Handbook of Medicine in Psychiatryby Raymond E. Suarez
Pub. Date: 10/28/2005
Publisher: American Psychiatric Publishing, Incorporated
Every practitioner today will welcome the Handbook of Medicine in Psychiatry as the first realistic, evidence-based overview of medicine for psychiatrists in training or practice because it is • Written to address the lack of empirical data showing how the type of medical knowledge acquired through traditional psychiatric residency training can be used in the… See more details below
Every practitioner today will welcome the Handbook of Medicine in Psychiatry as the first realistic, evidence-based overview of medicine for psychiatrists in training or practice because it is • Written to address the lack of empirical data showing how the type of medical knowledge acquired through traditional psychiatric residency training can be used in the psychiatric setting.• Organized to reflect the realities confronting clinicians working in self-standing inpatient psychiatric settings, where inadequate histories, premature diagnostic closure, and a reluctance to perform physical assessments contribute to underrecognized, misdiagnosed, and suboptimally treated medical disorders in at least half of all psychiatric patients.• Based on the findings of a retrospective analysis of internal medicine evaluations requested for 1,001 patients (501 men and 500 women, ranging from age 8 to 98) admitted in 2002 to a 208-bed urban private psychiatric hospital, which found that most medical consultations requested in a psychiatric hospital were due to a limited group of symptoms, signs, and laboratory abnormalities -- that is potential side effects of psychotropic drugs (falls, hyperglycemia, hypotension, hyponatremia, nausea, constipation, leucopenia), pain symptoms, and respiratory and urinary tract infections.• Structured for easy reading and comprehension, with topics grouped in 14 sections according to a common feature, such as cardiac arrest, abnormal vital signs, pain, signs of common infections, and respiratory distress; 5 chapters that discuss essential features in clinical presentation, differential diagnosis, risk stratification, and assessment and management in the psychiatric setting.• Focused on the ways in which psychiatric disorders and their treatments produce pathophysiologic changes and alter the classic presentation of common and serious conditions.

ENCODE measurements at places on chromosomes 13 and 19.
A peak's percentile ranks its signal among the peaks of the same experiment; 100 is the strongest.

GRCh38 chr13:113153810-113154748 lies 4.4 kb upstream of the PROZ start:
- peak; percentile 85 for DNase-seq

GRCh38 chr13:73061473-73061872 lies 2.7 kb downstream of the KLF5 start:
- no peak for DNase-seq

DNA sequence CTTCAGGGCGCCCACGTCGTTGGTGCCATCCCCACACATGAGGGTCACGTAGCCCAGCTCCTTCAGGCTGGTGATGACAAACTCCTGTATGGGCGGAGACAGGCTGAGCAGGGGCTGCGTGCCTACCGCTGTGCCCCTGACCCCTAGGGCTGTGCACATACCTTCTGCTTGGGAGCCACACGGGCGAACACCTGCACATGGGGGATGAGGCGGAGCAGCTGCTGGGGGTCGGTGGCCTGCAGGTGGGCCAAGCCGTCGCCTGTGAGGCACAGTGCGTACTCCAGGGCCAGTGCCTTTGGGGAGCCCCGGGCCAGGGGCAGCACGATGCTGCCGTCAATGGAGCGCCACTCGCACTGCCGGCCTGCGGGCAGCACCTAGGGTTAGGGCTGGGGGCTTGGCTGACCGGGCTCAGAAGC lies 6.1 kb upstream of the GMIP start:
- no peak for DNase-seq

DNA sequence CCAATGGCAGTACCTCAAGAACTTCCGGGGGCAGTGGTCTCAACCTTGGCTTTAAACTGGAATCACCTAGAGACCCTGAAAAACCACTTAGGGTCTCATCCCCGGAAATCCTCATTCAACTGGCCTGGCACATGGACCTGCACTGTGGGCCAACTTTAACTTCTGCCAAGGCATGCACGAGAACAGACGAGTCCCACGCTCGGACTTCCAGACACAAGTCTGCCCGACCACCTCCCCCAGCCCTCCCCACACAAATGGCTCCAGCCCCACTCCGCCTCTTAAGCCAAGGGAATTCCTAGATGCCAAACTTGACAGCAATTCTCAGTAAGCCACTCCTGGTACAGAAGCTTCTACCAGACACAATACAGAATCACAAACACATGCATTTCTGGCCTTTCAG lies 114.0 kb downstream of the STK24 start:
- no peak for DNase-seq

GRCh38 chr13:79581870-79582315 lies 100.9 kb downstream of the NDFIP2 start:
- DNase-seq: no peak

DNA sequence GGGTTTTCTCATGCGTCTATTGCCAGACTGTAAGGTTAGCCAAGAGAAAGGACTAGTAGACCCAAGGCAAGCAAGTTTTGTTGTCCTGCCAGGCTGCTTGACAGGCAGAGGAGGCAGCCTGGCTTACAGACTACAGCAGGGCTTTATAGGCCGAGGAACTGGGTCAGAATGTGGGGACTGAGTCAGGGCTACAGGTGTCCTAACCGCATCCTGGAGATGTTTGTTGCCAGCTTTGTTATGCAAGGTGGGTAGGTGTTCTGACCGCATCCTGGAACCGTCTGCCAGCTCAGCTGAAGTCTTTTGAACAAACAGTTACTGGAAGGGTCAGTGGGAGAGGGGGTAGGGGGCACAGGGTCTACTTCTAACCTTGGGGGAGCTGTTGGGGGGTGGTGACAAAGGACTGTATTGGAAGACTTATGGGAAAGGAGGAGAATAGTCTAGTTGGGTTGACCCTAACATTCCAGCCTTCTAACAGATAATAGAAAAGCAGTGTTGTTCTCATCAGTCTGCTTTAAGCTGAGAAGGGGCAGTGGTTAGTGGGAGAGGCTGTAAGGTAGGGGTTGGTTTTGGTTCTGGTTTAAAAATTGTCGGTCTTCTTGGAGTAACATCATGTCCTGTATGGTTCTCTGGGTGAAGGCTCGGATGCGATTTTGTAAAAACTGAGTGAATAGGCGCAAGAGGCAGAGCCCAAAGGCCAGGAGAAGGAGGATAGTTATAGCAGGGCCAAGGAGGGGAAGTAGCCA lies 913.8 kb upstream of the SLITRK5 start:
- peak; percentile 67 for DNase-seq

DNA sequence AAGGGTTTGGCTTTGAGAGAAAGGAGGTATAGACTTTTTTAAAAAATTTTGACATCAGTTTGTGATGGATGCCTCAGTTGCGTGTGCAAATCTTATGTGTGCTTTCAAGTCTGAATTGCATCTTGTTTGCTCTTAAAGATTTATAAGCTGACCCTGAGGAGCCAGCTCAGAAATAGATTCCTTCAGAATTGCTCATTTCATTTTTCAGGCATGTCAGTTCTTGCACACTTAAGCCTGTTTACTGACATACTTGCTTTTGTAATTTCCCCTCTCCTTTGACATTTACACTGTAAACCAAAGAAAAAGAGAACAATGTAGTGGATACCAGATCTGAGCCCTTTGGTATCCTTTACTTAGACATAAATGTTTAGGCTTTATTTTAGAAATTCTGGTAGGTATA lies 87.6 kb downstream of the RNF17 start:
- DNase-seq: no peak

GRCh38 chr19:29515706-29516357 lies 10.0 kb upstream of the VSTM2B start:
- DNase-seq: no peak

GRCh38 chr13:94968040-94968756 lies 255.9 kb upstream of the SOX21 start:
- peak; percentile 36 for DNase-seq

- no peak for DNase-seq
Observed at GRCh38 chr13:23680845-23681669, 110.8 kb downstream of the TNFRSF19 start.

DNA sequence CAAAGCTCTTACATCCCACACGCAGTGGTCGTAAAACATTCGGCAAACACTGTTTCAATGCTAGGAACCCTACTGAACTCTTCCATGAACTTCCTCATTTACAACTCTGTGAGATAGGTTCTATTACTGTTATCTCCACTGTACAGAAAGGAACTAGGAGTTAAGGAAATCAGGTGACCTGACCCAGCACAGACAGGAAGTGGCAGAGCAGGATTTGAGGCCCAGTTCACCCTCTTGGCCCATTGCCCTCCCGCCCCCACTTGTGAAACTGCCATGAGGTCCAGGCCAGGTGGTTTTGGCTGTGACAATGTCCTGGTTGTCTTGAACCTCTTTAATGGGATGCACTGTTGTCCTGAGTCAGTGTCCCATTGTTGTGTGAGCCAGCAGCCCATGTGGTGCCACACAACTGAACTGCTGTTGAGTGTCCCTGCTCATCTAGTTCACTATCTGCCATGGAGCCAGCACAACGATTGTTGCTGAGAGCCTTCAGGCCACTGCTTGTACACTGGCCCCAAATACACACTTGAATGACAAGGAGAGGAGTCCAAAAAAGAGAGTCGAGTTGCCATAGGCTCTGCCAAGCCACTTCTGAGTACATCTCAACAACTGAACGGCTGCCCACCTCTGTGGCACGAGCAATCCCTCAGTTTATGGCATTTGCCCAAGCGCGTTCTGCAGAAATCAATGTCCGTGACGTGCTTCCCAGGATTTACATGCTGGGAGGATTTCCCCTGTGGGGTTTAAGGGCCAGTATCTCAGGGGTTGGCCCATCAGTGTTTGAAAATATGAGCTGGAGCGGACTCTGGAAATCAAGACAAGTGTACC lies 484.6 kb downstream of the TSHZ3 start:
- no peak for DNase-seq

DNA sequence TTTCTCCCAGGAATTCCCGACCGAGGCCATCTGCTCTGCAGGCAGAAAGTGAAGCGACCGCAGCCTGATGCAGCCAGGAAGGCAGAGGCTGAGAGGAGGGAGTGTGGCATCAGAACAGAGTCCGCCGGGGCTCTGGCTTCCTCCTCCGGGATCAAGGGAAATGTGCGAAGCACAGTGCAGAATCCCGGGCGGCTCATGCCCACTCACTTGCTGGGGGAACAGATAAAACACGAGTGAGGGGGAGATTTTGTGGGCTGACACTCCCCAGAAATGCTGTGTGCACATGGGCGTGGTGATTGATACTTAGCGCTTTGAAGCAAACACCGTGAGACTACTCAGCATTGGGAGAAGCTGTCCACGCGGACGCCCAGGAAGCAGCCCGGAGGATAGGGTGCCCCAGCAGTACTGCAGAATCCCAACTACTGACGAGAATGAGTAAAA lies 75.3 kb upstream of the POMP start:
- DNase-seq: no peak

Intended to augment rather than replace established print and electronic resources of medical knowledge, the meticulously illustrated and referenced Handbook of Medicine in Psychiatry offers an invaluable resource for clinicians today as they pursue the complex practice of psychiatry in the 21st century.
American Psychiatric Publishing
- American Psychiatric Publishing, Incorporated
- Publication date:
- Edition description:
- Older Edition
- Product dimensions:
- 6.00(w) x 9.00(h) x 1.13(d)
- Age Range:
- 18 Years
Table of Contents
Contributors. Acknowledgments. Preface. Section I: Cardiac Arrest and Airway Obstruction. Cardiac arrest. Choking and laryngospasm. Section II: Abnormal Vital Signs. Fever. Hypertension. Hypotension and orthostasis. Tachycardia. Bradycardia. Section III: Respiratory Distress. Dyspnea. Wheezing. Sleep apnea. Section IV: Pain Symptoms. Chest pain. Abdominal pain. Low back pain. Pain in extremities. Section V: Neurological Symptoms. The unresponsive psychiatric patient. Falls. Head trauma. Headache. Syncope. Seizures. Extrapyramidal syndromes related to neuroleptics. Section VI: Gastrointestinal Abnormalities. Dysphagia. Heartburn. Nausea and vomiting. Diarrhea. Constipation. Gastrointestinal bleeding. Abnormal liver function. Section VII: Signs of Common Infections. Red eye. Sore throat, earache, and upper respiratory infections. Dysuria and pyuria. Cough. Section VIII: Skin and Soft Tissue Abnormalities. Dermatological disorders. Edema. Section IX: Hematological Abnormalities. Neutropenia. Thrombocytopenia. Anemia. Section X: Renal and Electrolyte Abnormalities. Azotemia. Hematuria. Hyponatremia. Hypernatremia and polyuric states. Hypokalemia. Hyperkalemia. Urinary tract obstruction. Section XI: Endocrine and Metabolic Abnormalities. Diabetes mellitus. Hyperlipidemia. Thyroid abnormalities. Hypercalcemia. Obesity. Section XII: Electrocardiographic Abnormalities. ST segment and T wave abnormalities. Arrhythmias. Prolonged Q-Tc interval. Section XIII: Acute Changes in Mental Status. Agitation. Delirium. Section XIV: The Approach to the Patient With Multiple Medical Problems. Risk assessment prior to electroconvulsive therapy. Patients with multiple problems. Index.
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